The most comprehensive compilation of information on the status of
women in the world.

Latest items for Nepal

Feb. 8, 2019, 3:28 p.m.
Countries: Bahrain, Iraq, Jordan, Morocco, Nepal
Variables: CLCC-LAW-2

"Unmarried parents must overcome significant hurdles where the system does not recognize children born outside marriage—as is the case in Bahrain and Nepal—or requires additional procedures for registering their birth, as in Iraq, Jordan and Morocco, where an unmarried parent must obtain a court order to register their child" (p. 29).
Feb. 5, 2019, 6:41 p.m.
Countries: Nepal
Variables: LBHO-DATA-1

"29.6% of seats in the lower/single house of Nepal (176 out of 595 total seats) are held by women"
Feb. 5, 2019, 6:40 p.m.
Countries: Nepal
Variables: GP-DATA-1

"3.7% of ministerial positions in Nepal (1 out of 27 total positions) are held by women"
Feb. 1, 2019, 8:48 p.m.
Countries: Nepal
Variables: MURDER-PRACTICE-1

"A 67-year-old woman was beaten black and blue and forced to eat human waste by four persons including a Nepal Army personnel in Siddha Lek Rural Municipality in Dhading. Following the incident, a team of police from District Police Office, Dhading arrested Harka Bahadur Pulami (45), Khol Bahadur Pulami (63), Tham Bahadur Magar (55) and NA personnel Dhan Bahadur Magar" (para 1-2). "According to victim’s kin, Magar who had returned home from army barrack to celebrate Tihar festival cited chest pain and accused the elderly women of practicing witchcraft to inflict pain before calling over three local shamans to execute a-heinous-act. Main accused, Magar who is said to have orchestrated...more
Jan. 31, 2019, 7:34 p.m.
Countries: Nepal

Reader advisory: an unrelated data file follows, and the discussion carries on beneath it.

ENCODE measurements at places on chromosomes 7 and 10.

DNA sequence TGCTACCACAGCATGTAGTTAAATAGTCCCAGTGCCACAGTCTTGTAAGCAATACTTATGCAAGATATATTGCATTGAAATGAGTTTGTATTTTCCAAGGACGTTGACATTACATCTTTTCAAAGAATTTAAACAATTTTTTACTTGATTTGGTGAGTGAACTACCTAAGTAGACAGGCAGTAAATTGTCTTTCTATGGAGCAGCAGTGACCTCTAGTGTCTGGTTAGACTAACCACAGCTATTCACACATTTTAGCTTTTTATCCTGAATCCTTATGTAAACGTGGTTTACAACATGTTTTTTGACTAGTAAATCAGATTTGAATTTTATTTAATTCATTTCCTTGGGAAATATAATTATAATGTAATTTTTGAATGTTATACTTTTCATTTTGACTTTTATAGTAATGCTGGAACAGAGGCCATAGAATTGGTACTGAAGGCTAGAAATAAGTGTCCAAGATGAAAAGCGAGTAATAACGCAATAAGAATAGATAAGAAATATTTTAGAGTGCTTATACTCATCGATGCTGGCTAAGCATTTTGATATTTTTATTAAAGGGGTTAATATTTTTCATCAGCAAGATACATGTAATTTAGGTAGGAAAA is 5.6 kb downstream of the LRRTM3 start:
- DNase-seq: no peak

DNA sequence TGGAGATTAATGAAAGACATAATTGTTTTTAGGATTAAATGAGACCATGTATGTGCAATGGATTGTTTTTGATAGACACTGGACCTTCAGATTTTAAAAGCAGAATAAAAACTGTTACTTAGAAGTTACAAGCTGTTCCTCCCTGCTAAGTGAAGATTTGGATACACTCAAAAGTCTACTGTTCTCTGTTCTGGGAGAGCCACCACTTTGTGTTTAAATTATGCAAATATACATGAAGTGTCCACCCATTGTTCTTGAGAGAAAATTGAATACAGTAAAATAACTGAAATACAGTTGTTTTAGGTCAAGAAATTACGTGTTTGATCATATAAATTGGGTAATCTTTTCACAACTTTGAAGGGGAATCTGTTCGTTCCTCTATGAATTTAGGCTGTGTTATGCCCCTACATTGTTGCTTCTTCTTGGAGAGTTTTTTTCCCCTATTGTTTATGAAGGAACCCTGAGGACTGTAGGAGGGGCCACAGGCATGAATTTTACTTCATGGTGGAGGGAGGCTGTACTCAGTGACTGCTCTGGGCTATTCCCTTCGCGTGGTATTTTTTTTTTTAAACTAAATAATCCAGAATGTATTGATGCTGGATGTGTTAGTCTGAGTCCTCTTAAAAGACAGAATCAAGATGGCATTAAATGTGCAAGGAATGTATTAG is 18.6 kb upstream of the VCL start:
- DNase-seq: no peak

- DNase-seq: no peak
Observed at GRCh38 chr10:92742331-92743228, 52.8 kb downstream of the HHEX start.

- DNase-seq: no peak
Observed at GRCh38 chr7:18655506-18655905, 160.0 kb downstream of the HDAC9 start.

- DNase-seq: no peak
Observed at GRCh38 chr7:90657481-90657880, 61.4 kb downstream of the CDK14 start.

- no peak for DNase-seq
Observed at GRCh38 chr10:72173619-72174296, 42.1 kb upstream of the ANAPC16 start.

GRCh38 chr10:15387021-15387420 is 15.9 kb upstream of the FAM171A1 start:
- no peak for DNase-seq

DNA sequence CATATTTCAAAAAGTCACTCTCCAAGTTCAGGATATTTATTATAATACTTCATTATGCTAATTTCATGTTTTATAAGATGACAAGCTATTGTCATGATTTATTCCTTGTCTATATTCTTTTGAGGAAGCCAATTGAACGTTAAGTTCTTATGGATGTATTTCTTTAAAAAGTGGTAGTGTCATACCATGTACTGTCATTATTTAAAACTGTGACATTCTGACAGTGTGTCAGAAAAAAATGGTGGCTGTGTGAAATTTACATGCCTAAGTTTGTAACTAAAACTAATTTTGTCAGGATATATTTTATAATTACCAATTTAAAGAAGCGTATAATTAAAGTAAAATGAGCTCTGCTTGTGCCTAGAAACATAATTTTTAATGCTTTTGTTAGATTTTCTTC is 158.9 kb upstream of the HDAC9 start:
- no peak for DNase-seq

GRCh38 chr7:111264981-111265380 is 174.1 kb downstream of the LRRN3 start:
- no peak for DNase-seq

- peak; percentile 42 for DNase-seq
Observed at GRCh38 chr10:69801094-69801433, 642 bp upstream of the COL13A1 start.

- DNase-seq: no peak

Variables: SMPP-LAW-1

"Following the incident, the government is planning to send officials to the area again to educate residents about the practice, he said. The practice was banned by the Supreme Court in 2005 and a new law criminalized it last year, with violators who force women into exile during menstruation facing up to three months in prison or a fine of 3,000 Nepalese rupees (£23)" (para 14-15).
Jan. 31, 2019, 7:34 p.m.
Countries: Nepal
Variables: SMPP-PRACTICE-1

"A woman and her two sons died in a freezing hut in a remote Nepalese village after the mother was exiled during her period" (para 1). "The mother was forced into the hut during her period under the Hindu custom of Chhaupadi which deems women to be 'impure,' for its duration" (para 4). "Many menstruating women are still forced to leave their homes and take shelter in unhygienic or insecure huts or cow sheds until their cycle ends. During their period women are not allowed to enter the temple, use kitchen utensils or wash in communal areas, SBS reported. The custom continues in many parts of the majority Hindu Himalayan...more
Jan. 31, 2019, 7:34 p.m.
Countries: Nepal
Variables: SMPP-DATA-1